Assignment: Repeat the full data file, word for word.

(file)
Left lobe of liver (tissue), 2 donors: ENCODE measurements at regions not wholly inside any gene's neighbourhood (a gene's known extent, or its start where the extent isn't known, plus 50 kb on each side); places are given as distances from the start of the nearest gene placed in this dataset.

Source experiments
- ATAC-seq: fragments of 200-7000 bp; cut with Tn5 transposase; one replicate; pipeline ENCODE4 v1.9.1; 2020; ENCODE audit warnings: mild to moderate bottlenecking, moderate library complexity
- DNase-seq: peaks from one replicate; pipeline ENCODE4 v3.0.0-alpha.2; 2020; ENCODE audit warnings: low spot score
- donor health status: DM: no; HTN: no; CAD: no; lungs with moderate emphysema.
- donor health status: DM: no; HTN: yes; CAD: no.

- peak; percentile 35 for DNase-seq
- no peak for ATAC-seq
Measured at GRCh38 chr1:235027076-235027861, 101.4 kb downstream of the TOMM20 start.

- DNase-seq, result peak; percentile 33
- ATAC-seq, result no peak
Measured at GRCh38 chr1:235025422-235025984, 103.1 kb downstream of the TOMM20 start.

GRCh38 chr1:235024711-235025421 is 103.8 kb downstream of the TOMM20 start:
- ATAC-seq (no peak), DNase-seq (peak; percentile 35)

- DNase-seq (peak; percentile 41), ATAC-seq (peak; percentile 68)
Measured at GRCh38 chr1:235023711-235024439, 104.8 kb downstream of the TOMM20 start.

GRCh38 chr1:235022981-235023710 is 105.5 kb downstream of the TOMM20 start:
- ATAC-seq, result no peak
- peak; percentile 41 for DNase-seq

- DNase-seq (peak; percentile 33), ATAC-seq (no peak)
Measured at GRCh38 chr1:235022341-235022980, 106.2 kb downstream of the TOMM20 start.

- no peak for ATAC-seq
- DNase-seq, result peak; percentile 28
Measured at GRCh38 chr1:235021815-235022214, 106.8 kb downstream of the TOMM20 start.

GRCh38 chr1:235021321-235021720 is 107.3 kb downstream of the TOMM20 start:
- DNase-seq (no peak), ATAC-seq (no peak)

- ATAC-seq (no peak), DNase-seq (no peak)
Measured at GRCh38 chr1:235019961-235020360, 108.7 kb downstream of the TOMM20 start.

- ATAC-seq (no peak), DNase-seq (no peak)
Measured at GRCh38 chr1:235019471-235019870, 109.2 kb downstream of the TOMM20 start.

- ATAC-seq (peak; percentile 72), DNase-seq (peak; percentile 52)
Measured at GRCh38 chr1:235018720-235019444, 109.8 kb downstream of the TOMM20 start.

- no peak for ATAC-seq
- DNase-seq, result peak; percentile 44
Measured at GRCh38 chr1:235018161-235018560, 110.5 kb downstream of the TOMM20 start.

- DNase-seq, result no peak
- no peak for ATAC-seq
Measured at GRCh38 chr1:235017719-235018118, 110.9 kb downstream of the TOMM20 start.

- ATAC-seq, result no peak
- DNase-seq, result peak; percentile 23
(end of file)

Left lobe of liver (tissue), 2 donors: ENCODE measurements at regions not wholly inside any gene's neighbourhood (a gene's known extent, or its start where the extent isn't known, plus 50 kb on each side); places are given as distances from the start of the nearest gene placed in this dataset.

Source experiments
- ATAC-seq: fragments of 200-7000 bp; cut with Tn5 transposase; one replicate; pipeline ENCODE4 v1.9.1; 2020; ENCODE audit warnings: mild to moderate bottlenecking, moderate library complexity
- DNase-seq: peaks from one replicate; pipeline ENCODE4 v3.0.0-alpha.2; 2020; ENCODE audit warnings: low spot score
- donor health status: DM: no; HTN: no; CAD: no; lungs with moderate emphysema.
- donor health status: DM: no; HTN: yes; CAD: no.

- peak; percentile 35 for DNase-seq
- no peak for ATAC-seq
Measured at GRCh38 chr1:235027076-235027861, 101.4 kb downstream of the TOMM20 start.

- DNase-seq, result peak; percentile 33
- ATAC-seq, result no peak
Measured at GRCh38 chr1:235025422-235025984, 103.1 kb downstream of the TOMM20 start.

GRCh38 chr1:235024711-235025421 is 103.8 kb downstream of the TOMM20 start:
- ATAC-seq (no peak), DNase-seq (peak; percentile 35)

- DNase-seq (peak; percentile 41), ATAC-seq (peak; percentile 68)
Measured at GRCh38 chr1:235023711-235024439, 104.8 kb downstream of the TOMM20 start.

GRCh38 chr1:235022981-235023710 is 105.5 kb downstream of the TOMM20 start:
- ATAC-seq, result no peak
- peak; percentile 41 for DNase-seq

- DNase-seq (peak; percentile 33), ATAC-seq (no peak)
Measured at GRCh38 chr1:235022341-235022980, 106.2 kb downstream of the TOMM20 start.

- no peak for ATAC-seq
- DNase-seq, result peak; percentile 28
Measured at GRCh38 chr1:235021815-235022214, 106.8 kb downstream of the TOMM20 start.

GRCh38 chr1:235021321-235021720 is 107.3 kb downstream of the TOMM20 start:
- DNase-seq (no peak), ATAC-seq (no peak)

- ATAC-seq (no peak), DNase-seq (no peak)
Measured at GRCh38 chr1:235019961-235020360, 108.7 kb downstream of the TOMM20 start.

- ATAC-seq (no peak), DNase-seq (no peak)
Measured at GRCh38 chr1:235019471-235019870, 109.2 kb downstream of the TOMM20 start.

- ATAC-seq (peak; percentile 72), DNase-seq (peak; percentile 52)
Measured at GRCh38 chr1:235018720-235019444, 109.8 kb downstream of the TOMM20 start.

- no peak for ATAC-seq
- DNase-seq, result peak; percentile 44
Measured at GRCh38 chr1:235018161-235018560, 110.5 kb downstream of the TOMM20 start.

- DNase-seq, result no peak
- no peak for ATAC-seq
Measured at GRCh38 chr1:235017719-235018118, 110.9 kb downstream of the TOMM20 start.

- ATAC-seq, result no peak
- DNase-seq, result peak; percentile 23